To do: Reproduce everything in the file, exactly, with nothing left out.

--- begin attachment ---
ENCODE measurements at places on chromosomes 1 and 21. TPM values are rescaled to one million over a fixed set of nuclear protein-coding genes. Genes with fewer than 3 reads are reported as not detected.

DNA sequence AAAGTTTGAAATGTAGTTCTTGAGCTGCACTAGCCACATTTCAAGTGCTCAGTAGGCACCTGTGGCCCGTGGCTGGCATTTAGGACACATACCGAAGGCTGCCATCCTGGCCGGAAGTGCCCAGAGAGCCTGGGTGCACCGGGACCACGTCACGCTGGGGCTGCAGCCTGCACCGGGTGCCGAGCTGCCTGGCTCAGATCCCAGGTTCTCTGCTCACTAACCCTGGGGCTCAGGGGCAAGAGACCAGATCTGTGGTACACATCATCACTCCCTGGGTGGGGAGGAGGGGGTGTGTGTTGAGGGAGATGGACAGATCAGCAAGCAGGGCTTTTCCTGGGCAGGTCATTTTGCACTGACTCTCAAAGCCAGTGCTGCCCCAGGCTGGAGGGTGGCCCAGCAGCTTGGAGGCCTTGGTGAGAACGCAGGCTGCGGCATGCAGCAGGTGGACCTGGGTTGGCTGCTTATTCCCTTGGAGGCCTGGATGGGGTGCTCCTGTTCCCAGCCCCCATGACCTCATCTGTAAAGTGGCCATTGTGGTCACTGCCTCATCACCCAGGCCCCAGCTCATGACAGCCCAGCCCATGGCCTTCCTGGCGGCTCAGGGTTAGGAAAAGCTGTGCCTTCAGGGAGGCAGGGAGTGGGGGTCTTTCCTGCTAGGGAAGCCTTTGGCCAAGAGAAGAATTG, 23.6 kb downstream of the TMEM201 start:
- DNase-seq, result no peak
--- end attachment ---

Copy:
ENCODE measurements at places on chromosomes 1 and 21. TPM values are rescaled to one million over a fixed set of nuclear protein-coding genes. Genes with fewer than 3 reads are reported as not detected.

DNA sequence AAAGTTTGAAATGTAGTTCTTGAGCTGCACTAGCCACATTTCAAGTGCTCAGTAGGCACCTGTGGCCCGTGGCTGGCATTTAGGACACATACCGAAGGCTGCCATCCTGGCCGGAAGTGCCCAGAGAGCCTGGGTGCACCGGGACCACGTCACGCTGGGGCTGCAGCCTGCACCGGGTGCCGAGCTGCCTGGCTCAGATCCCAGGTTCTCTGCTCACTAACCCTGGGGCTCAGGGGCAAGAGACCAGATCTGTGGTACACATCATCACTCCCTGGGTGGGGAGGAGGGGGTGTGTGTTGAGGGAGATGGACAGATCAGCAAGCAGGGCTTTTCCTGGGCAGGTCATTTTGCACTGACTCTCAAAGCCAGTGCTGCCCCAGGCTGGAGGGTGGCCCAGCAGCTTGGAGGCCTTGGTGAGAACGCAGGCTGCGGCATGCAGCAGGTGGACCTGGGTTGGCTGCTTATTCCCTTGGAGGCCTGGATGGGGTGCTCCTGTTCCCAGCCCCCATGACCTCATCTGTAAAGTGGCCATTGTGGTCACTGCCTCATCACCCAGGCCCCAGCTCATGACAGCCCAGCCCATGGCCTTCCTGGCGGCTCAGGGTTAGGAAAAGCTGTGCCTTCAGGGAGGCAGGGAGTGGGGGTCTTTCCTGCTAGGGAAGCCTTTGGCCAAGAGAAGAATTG, 23.6 kb downstream of the TMEM201 start:
- DNase-seq, result no peak